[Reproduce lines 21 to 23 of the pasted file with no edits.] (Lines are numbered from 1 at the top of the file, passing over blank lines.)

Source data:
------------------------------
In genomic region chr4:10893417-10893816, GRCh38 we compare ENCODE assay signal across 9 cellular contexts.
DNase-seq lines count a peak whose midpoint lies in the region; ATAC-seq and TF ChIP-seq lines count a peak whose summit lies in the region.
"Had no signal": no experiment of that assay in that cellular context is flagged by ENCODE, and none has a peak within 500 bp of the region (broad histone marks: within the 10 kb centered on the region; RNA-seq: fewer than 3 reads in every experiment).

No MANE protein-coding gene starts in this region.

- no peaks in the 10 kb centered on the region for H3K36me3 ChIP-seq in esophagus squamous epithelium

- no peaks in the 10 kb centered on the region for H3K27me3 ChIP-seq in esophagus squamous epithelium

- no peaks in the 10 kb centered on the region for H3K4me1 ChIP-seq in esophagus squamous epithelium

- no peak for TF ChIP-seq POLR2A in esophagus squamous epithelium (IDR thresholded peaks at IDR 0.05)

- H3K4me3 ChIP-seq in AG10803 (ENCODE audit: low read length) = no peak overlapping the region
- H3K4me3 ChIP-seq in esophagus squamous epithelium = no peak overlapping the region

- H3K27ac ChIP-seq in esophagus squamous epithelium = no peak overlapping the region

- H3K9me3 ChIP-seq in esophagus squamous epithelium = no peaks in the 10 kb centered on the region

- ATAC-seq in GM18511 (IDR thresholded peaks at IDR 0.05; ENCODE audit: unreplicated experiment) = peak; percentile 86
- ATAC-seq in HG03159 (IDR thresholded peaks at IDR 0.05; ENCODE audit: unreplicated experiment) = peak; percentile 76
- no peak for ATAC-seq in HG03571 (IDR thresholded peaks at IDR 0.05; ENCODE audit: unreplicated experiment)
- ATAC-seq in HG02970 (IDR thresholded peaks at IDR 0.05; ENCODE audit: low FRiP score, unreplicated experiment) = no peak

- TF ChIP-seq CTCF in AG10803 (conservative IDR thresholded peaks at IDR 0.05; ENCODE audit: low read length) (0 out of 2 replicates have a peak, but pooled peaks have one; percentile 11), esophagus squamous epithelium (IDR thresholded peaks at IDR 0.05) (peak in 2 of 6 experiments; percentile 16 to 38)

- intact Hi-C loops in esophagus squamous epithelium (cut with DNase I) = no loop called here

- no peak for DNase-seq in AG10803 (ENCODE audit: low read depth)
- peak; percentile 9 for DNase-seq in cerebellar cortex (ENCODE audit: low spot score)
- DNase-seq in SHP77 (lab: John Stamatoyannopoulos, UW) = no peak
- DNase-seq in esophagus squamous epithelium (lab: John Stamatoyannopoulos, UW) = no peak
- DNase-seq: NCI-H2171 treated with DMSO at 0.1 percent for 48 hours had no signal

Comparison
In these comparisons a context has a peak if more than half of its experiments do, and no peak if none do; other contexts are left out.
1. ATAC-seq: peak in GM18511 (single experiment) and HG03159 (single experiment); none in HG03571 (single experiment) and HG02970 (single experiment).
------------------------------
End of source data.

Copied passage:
- DNase-seq in SHP77 (lab: John Stamatoyannopoulos, UW) = no peak
- DNase-seq in esophagus squamous epithelium (lab: John Stamatoyannopoulos, UW) = no peak
- DNase-seq: NCI-H2171 treated with DMSO at 0.1 percent for 48 hours had no signal